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RainStor Announces Enterprise Database Running Natively on Hadoop


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RainStor, a provider of big data management software, has unveiled the RainStor Big Data Analytics on Hadoop, which the company describes as the first enterprise database running natively on Hadoop. It is intended to enable faster analytics on multi-structured data without the need to move data out of the Hadoop Distributed File System (HDFS) environment.

The product combines up to 40x compression - along with fast analytics by providing both SQL access and MapReduce. The compressed multi-structured data set running on HDFS reduces the cluster size by 50-80%, in turn, lowering operating cost.

According to RainStor, the new product brings added value to new and existing Hadoop deployments with proven database technology and enterprise-grade features. Because RainStor provides high compression, data is reduced by up to 40x (97.5%) or more compared to raw data, and requires no re-inflation when accessed. Faster analytics are achieved when this compression is combined with dynamic filtering at file, column and row level, resulting in higher productivity from more efficient use of the Hadoop cluster. Compression, combined with enterprise database management features, also reduces storage and cluster size for lower operating costs.

"A lot of times, organizations will start out a Hadoop deployment, ingest network data, analyze it, and then perhaps send the results or some of the data sets from that Hadoop environment into their data warehouse and then conduct further analytics, mashing it up with some existing structured data," says Deirdre Mahon, vice president of marketing at Rainstor."We are saying that you don't have to pipe the data out. You can actually conduct all of your analysis of both structured and unstructured data within your Hadoop environment, having Rainstor run natively therein."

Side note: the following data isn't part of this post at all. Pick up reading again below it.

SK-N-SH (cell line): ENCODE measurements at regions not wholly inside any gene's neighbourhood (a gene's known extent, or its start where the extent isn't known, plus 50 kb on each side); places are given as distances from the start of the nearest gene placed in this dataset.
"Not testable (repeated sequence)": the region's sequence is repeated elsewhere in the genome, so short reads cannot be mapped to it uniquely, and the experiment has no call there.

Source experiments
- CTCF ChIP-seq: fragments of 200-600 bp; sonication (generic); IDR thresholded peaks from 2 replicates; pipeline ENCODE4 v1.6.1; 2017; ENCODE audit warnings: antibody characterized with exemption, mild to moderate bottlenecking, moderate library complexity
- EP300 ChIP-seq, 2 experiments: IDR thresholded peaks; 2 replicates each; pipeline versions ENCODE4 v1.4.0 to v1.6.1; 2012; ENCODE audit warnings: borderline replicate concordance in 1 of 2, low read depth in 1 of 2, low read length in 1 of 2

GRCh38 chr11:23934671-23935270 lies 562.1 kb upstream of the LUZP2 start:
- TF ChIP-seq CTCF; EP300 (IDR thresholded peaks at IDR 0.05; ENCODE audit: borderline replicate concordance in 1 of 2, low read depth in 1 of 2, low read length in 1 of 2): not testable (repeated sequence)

There is architectural compatibility with the way Rainstor manages data and the way Hadoop Distributed File Systems manage CSV files, says Mahon. "We manage the data in large simple objects or large blocks and that is exactly what Hadoop Distributed Files are - they are large blocks of data. We call them partitions within the Rainstor database - but that is one of the main reasons why we can reside native on the actual Hadoop cluster."

Additionally when an organization implements a Hadoop deployment, it has to train IT staff on how to use MapReduce because that is the method for batch analytics across the multi-structured data, says Mahon. "If you have both SQL and MapReduce, you may not have to train everyone to know how to use MapReduce. Some of your people can get up to speed on that, but meanwhile you can still access the data and run SQL queries and existing SQL statements that you  have, and as a result, we feel there is operational cost impacted because of resource training."

In addition to the new RainStor Big Data Analytics on Hadoop product, RainStor also announced partnerships with Cloudera, Hortonworks and MapR, distributors of open source Apache Hadoop. "We are agnostic," says Mahon, explaining that customers can take their pick in terms of which Hadoop deployment they want to use. "And hopefully, they will deploy us at the same time and get the significant cost savings impact."

The offering is being branded as a new product rather than a new version of the Rainstor database that was last updated in March 2011, Mahon says. Because this new product supports MapReduce via Pig as well as standard SQL access, the company decided it would be better and less confusing to put out Big Data Analytics on Hadoop as a new product, she explains.

For more information about RainStor Big Data Analytics on Hadoop, visit www.rainstor.com.


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